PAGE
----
This month was a bit of a mixed bag. I read some fluff and some not so fluff. I read a story set in the most incredible, detail-rich world, and I didn’t like it as much as I wanted to. I was surprised; I was disappointed. The surprise, at least, was a good one.
Lily Tuck’s I Married You For Happiness rushed by. If I had to pick a single word to describe the story of a woman remembering her life with her husband on the night of his death, I’d go with poignant. It was. Sometimes you get the sense Nina loved her husband more than he loved her, that sometimes she was a pet or a small child to be indulged. But with each page, you can feel Nina’s pain growing, her shock giving way to the knowledge she’ll never get to hear her husband tell her about his day again. I probably would have cried if I hadn’t been reading so fast, but I felt like I was racing with Nina to hold on to something that would disappear as soon as the sun rose.
I’d enjoyed the Jane Yellowrock novels by Faith Hunter, so I thought I’d try her first novel, Bloodring. In an odd, post-apocalyptic world stuck in a new ice age, where religions have morphed and melded, Thorn is a mage forced to hide what she is. In this new world, mages are not welcome amongst the general population. But when her ex-husband disappears, hiding what she is from the people around her becomes ever more complicated. I wanted to like this book. I really did. Hunter excels at world-building, and if you’re looking for an example to study, this would be my recommendation. The world she’s created, the characters, the backstory, it’s all lush and detailed. But the pacing is slow, and the final fight just felt…off.
Speaking of wanting to like something better…Archangel’s Storm, Nalini Singh’s latest Guild Hunter novel, definitely qualifies. Jason, Archangel Raphael’s spymaster, is sent to another archangel’s court to help with the investigation into the death of her husband. Despite his reservations, he ends up in the arms of her niece, a rather innocent young angel. The biggest problem I had with this story was, unfortunately, Jason himself. He’s quiet. Too damn quiet, and too damn reserved to be terribly interesting. Frankly, he didn’t do it for me as a romantic hero, although there were other parts of the story to love: the overall dark tone, the glimpses we got into Honor and Dmitri’s new life together, and the heroine, Mahiya. But the end result was it just left me wanting Singh to get on to Venom’s story already, except her release schedule says the next story in the series will be another Raph and Ellie story. I’m down with that-what’s not to love about a recently Made angel who’s taken on a big, bad Archangel?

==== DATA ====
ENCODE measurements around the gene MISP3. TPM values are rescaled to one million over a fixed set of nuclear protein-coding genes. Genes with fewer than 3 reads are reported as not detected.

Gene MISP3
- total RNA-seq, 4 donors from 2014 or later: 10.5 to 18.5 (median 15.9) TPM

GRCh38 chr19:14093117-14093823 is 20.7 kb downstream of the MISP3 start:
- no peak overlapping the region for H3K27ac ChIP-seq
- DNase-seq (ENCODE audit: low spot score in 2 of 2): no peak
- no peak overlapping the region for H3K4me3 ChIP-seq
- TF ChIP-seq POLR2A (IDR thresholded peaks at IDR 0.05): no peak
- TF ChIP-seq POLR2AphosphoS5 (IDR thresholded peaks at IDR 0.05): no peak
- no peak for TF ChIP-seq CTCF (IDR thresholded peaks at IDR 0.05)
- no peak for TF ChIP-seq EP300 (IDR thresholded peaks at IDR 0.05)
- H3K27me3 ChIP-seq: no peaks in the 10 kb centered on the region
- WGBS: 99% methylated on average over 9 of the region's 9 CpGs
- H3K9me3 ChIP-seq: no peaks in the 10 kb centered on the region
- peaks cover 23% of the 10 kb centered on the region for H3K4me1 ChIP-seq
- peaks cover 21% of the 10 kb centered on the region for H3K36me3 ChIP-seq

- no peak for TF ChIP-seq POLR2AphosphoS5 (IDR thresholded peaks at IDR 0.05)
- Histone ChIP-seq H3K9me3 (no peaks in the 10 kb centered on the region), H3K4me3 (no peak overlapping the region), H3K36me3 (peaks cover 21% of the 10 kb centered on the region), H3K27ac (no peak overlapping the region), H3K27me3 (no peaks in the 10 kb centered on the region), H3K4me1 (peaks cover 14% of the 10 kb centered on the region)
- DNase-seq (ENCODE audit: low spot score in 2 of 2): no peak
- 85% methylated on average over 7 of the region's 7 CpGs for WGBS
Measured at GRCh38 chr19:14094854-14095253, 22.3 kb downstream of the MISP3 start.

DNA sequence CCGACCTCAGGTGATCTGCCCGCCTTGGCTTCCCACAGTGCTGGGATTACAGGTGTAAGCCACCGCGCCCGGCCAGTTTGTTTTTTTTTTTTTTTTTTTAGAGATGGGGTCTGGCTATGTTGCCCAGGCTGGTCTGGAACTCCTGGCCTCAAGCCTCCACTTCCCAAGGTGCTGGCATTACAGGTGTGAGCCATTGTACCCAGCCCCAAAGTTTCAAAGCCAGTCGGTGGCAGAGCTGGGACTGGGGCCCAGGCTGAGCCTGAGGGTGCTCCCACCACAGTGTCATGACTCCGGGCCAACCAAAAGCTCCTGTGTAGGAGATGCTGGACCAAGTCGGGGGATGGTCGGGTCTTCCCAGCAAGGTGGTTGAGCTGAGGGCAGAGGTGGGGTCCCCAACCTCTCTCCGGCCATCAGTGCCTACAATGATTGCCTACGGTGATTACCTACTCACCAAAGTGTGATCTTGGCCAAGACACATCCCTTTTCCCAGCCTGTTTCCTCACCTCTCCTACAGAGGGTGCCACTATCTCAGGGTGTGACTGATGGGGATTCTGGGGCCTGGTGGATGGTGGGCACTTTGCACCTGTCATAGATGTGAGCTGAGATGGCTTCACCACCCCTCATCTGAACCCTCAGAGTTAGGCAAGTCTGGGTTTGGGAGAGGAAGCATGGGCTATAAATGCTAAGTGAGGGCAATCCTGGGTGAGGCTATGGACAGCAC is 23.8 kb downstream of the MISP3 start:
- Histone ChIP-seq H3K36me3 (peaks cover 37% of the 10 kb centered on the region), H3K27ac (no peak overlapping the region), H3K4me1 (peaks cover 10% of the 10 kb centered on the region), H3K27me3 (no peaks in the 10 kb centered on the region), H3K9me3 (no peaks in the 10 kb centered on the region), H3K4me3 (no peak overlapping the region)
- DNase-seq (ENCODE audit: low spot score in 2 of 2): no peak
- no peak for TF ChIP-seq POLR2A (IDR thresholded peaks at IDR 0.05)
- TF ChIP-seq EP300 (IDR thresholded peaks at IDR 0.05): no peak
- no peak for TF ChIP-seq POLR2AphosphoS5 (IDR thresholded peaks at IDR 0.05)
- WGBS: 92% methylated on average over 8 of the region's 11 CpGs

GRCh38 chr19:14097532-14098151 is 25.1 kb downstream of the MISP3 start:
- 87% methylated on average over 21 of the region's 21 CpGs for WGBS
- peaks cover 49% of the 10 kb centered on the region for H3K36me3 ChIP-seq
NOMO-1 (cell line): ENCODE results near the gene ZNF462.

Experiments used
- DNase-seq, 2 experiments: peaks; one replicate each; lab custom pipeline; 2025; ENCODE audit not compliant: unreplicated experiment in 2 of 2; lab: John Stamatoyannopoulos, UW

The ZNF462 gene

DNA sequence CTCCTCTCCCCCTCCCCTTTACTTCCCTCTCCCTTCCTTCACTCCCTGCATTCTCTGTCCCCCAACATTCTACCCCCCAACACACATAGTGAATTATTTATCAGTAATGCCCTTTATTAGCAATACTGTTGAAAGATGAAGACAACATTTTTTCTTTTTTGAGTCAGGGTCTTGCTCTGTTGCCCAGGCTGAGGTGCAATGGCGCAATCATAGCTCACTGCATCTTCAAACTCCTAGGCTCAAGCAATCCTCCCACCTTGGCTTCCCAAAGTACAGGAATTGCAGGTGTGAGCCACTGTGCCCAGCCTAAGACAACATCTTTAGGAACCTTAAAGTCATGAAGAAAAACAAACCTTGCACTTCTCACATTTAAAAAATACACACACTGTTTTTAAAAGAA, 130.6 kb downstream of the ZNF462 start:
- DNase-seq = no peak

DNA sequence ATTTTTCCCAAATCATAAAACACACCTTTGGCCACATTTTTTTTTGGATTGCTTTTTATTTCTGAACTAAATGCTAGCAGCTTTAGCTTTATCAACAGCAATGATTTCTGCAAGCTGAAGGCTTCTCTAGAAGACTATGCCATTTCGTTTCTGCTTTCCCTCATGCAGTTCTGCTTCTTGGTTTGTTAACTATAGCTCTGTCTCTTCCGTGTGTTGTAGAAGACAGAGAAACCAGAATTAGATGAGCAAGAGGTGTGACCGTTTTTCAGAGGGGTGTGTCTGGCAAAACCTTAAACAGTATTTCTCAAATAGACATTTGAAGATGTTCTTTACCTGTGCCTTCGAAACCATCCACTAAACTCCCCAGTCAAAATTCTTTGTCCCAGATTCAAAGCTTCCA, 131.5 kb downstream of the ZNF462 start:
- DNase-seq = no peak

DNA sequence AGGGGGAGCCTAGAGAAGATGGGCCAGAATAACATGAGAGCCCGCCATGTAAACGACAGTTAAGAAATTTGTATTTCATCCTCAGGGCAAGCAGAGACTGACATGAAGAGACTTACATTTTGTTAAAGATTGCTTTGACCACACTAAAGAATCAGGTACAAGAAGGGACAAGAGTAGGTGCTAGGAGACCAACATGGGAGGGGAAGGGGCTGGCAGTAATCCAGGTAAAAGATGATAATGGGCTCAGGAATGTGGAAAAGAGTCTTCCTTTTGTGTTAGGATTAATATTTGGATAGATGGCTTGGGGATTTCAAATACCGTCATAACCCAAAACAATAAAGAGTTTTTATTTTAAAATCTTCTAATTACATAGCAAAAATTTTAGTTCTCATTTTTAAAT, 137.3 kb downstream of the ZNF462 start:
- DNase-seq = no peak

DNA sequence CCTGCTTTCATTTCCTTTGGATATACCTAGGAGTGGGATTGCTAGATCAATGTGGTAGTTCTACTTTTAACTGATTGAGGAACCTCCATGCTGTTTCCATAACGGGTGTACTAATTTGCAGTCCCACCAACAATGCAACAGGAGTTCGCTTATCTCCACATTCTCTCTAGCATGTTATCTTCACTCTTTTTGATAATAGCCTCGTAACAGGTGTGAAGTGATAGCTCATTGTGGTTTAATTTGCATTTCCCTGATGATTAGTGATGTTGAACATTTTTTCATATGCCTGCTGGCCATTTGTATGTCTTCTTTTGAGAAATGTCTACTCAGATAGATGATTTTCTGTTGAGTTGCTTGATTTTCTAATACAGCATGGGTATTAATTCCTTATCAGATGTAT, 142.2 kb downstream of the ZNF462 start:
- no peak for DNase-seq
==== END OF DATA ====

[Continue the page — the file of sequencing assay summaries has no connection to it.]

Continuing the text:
I was starting to get a little worn out with all the lackluster stuff I’d been reading lately, so I pulled out my copy of Betty Smith’s A Tree Grows in Brooklyn to re-read. I’ve read this story many, many times. So many times, in fact, my parents bought me a hardcover version ten years ago, to replace my falling apart paperback. And as I cracked it open and fell into the comfort of the familiar story, I realized something. I hadn’t read the book since my parents gave it to me. How I could have gone a decade without reading this story is just all kinds of wrong.
I put it aside when I got Cast in Peril, the next book in Michelle Sagara’s Chronicles of Elantra series. I wrote a much longer, more detailed review over on Goodreads, but in sum, this book was probably my favorite out of the last two or three. The Kaylin/Severn relationship is hands down one of my favorite non-couple couples in fiction today. Whatever journey Kaylin’s making, toward discovering herself, her limits, her weaknesses, the edges of the abilities she’s been gifted, he’s there with her, every step of the way, never once saying a word. Basically, Severn is the perfect guy, only you don’t realize it until someone else points it out. This book was less about the action and more about character, and Sagara never falters when she’s building character. Kaylin grows with each outing, as does Severn, and the way they relate to each other changes and grows with them. But this time around, it’s not just them. Teela, their fellow Barrani High Lord and Hawk, is along for the ride (or journey, as it is, since they’re traveling to the West March) and Sagara’s got something up her sleeve for Cast in Sorrow. Seriously. If you haven’t picked up this series yet, you should.